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How Etee got home | The West Australian

Etee could have easily been mistaken for a baby rodent, but luckily this tiny brush-tailed phascogale was rescued by Dunsborough Busselton Wildlife Care Inc.

Despite their mouse-like appearance, phascogales are marsupials and part of the Dasyuromorphia order — the same as the numbat, quoll and thylacine.

Also known by their Australian native name, tuan, the animals are listed as a vulnerable species and rarely sighted in the South West due to their territorial nature.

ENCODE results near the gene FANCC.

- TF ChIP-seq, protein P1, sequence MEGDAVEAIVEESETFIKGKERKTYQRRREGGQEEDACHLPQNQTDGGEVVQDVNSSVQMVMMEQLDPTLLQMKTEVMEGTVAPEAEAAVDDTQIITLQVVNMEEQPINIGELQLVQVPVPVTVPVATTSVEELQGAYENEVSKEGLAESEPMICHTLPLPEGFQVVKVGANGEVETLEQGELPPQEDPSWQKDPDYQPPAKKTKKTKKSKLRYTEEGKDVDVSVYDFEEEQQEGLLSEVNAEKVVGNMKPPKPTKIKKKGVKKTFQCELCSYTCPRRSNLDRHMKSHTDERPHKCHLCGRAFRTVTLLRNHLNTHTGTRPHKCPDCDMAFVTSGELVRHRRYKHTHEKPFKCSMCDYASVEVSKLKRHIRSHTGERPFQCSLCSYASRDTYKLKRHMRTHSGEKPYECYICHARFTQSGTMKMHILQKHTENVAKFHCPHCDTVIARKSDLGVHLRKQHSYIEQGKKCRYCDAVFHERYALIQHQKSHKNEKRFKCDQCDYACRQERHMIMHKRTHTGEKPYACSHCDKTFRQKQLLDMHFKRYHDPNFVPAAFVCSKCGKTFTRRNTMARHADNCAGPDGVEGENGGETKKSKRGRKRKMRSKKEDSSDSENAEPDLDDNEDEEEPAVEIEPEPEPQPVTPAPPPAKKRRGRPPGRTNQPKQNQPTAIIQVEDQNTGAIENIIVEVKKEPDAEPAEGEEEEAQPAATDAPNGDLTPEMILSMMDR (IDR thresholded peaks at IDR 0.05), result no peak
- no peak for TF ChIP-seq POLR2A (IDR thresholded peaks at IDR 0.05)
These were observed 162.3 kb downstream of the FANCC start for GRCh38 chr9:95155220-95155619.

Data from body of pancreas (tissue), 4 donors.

Dunsborough Busselton Wildlife Care Inc president Sasha Boundy said very little was known about how to care for a phascogale from such a young age as it had rarely been tried.

“A lot of people don’t know what they are because they’re so unique, rare and fast,” she said.

“It is important for people who find injured or stranded animals to bring them to a vet.

“If a mother has abandoned a baby animal, it is for a reason. Don’t leave them in the elements waiting for their mother to return because they won’t.”

Ms Boundy named Etee after the alien movie character due to his translucent pink skin when he was first found.

Although he has been rescued, it won’t be a long lifespan for Etee.

Male phascogales do not live past one year, as they die after reproducing.

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